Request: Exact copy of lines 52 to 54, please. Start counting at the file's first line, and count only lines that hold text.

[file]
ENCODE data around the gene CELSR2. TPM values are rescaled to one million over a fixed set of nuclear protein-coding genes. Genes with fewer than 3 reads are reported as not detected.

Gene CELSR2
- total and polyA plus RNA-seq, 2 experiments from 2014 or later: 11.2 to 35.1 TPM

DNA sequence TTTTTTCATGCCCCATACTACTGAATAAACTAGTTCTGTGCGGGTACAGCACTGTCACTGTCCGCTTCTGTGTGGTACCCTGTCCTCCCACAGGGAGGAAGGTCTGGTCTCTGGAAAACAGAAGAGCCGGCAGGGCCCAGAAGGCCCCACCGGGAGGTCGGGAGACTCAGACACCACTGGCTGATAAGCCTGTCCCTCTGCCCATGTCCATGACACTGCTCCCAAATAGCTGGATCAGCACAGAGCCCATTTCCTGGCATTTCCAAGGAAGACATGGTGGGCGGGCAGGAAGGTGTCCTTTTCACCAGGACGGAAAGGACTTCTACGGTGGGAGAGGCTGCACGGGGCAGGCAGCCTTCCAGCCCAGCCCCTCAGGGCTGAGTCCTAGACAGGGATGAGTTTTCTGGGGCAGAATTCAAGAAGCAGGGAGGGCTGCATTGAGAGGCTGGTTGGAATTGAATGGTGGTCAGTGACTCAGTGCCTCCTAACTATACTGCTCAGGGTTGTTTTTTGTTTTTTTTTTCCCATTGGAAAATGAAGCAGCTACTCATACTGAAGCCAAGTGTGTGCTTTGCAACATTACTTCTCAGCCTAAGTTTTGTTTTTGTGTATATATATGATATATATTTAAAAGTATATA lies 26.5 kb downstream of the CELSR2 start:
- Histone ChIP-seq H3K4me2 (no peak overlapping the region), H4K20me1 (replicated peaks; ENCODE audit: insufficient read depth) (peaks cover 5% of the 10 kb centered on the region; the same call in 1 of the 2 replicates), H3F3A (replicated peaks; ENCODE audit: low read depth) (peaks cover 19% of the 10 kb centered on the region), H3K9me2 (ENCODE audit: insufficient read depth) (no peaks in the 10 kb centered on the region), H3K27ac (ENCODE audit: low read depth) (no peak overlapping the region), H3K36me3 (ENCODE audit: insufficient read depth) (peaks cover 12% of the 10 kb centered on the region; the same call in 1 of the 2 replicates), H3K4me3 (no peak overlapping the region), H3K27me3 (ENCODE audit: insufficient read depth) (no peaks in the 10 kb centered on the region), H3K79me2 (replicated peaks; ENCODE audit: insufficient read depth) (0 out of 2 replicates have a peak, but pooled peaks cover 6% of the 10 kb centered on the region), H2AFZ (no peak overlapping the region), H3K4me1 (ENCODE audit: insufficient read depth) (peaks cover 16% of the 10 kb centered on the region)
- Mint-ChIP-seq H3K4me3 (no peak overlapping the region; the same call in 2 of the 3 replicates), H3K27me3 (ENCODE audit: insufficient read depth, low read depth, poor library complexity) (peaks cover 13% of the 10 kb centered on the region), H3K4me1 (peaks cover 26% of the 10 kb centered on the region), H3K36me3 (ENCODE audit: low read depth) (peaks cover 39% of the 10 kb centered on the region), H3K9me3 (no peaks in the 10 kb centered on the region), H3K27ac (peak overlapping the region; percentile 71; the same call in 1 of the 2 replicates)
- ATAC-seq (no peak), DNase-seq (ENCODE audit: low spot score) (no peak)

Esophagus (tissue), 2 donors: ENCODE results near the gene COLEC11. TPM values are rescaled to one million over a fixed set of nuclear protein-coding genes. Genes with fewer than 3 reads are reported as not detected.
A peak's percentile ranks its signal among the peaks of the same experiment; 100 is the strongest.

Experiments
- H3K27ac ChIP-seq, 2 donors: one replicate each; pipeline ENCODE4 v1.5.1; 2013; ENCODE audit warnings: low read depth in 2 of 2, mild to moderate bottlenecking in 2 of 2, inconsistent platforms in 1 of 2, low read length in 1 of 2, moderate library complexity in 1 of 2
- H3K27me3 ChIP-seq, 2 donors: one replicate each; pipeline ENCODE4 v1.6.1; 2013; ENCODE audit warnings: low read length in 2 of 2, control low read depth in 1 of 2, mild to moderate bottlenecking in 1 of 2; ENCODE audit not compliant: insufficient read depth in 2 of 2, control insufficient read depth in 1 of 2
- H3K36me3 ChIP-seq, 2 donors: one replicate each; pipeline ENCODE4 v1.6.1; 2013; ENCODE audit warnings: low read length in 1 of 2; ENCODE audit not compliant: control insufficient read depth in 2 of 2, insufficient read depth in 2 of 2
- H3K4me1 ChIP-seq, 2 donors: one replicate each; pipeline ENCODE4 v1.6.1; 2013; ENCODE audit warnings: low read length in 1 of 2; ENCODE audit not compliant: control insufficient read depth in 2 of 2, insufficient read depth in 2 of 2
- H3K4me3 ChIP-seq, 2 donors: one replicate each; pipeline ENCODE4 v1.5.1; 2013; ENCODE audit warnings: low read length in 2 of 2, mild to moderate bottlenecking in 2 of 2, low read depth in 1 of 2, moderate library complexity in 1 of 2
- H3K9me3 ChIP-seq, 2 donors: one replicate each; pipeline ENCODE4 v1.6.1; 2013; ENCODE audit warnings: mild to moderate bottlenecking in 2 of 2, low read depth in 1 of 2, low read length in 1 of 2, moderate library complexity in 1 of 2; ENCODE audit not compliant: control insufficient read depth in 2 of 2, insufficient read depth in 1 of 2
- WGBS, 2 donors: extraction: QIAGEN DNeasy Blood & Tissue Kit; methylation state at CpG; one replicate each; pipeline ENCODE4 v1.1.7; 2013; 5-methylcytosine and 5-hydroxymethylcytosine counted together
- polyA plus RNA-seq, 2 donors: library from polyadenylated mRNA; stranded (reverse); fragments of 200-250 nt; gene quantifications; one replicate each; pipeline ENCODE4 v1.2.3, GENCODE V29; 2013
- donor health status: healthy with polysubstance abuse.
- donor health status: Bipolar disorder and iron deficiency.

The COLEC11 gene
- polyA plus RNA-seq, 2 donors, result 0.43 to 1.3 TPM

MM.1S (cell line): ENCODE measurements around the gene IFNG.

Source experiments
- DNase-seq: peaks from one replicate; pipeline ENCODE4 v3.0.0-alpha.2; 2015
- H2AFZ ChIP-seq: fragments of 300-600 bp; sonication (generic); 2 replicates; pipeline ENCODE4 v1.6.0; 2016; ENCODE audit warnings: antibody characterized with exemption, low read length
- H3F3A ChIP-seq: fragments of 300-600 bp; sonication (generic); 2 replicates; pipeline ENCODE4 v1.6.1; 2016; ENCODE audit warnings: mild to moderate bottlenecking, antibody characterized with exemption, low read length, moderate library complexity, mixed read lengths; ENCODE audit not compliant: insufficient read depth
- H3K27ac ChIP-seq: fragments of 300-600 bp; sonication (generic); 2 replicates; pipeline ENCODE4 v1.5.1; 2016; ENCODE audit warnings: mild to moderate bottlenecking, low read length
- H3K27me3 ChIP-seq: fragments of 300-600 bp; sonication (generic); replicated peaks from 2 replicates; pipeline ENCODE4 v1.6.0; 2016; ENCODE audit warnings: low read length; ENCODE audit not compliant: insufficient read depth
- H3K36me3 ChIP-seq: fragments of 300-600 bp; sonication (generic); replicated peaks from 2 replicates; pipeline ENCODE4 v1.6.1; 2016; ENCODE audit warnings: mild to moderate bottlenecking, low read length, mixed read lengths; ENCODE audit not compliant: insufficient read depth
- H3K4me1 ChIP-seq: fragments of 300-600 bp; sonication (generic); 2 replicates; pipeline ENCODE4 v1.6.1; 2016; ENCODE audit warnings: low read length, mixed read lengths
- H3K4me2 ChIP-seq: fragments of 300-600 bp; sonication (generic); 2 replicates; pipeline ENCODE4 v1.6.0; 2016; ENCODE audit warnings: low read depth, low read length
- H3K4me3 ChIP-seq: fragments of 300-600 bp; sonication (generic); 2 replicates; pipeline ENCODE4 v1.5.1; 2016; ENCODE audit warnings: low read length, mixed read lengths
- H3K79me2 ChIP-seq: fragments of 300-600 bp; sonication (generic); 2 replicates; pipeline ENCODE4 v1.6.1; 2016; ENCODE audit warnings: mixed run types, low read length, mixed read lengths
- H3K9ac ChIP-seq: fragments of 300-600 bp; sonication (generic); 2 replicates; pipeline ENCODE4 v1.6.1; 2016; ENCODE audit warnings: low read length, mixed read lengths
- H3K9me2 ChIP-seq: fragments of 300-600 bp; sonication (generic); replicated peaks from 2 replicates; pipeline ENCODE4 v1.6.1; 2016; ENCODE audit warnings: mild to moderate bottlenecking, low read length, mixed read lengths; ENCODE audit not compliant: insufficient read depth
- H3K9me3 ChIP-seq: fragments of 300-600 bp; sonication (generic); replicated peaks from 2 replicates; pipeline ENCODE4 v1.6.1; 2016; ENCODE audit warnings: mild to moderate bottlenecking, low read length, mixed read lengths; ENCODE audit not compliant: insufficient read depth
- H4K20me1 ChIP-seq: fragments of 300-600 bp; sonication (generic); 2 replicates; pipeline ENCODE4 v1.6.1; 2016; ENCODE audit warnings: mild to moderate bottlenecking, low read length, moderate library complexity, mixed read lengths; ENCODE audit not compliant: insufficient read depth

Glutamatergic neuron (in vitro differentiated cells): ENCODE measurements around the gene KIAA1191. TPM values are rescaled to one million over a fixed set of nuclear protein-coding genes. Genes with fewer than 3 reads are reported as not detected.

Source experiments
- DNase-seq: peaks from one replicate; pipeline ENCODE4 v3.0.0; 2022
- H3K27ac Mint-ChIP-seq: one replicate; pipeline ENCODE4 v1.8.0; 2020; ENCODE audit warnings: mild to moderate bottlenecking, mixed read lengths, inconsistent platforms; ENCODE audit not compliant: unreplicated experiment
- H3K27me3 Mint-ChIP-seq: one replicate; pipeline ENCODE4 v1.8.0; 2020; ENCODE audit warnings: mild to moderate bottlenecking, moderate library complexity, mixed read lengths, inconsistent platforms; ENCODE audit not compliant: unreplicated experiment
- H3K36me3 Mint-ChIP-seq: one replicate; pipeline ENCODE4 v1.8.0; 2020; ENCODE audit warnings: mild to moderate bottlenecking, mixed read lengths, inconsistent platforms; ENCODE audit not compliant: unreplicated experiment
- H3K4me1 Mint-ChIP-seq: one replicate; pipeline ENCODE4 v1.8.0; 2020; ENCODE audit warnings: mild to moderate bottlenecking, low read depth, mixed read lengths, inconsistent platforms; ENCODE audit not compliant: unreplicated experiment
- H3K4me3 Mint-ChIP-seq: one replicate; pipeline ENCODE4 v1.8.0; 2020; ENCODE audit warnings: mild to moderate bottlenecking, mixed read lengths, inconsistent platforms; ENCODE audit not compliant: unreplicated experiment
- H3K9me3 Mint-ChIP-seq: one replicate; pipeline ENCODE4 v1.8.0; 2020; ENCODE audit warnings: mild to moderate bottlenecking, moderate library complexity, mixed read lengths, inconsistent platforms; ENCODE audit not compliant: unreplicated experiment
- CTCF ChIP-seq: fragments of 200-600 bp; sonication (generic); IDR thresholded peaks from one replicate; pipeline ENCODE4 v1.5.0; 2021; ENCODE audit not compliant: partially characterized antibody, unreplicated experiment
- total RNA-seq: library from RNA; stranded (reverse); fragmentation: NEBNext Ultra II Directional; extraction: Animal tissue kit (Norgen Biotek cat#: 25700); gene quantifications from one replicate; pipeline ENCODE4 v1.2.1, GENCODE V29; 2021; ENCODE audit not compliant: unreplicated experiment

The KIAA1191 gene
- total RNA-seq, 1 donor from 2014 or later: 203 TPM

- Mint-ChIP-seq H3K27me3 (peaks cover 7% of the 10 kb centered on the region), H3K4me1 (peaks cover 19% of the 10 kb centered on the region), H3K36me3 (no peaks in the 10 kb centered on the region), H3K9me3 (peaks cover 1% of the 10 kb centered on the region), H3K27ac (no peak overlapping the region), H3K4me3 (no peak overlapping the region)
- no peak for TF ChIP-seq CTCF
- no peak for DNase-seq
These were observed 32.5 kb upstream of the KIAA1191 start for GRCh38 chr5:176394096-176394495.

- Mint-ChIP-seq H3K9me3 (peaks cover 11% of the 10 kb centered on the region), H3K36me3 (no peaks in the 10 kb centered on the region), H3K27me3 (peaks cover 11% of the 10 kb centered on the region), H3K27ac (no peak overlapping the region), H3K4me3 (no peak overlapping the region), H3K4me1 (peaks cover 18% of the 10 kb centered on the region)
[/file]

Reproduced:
- Mint-ChIP-seq H3K27me3 (peaks cover 7% of the 10 kb centered on the region), H3K4me1 (peaks cover 19% of the 10 kb centered on the region), H3K36me3 (no peaks in the 10 kb centered on the region), H3K9me3 (peaks cover 1% of the 10 kb centered on the region), H3K27ac (no peak overlapping the region), H3K4me3 (no peak overlapping the region)
- no peak for TF ChIP-seq CTCF
- no peak for DNase-seq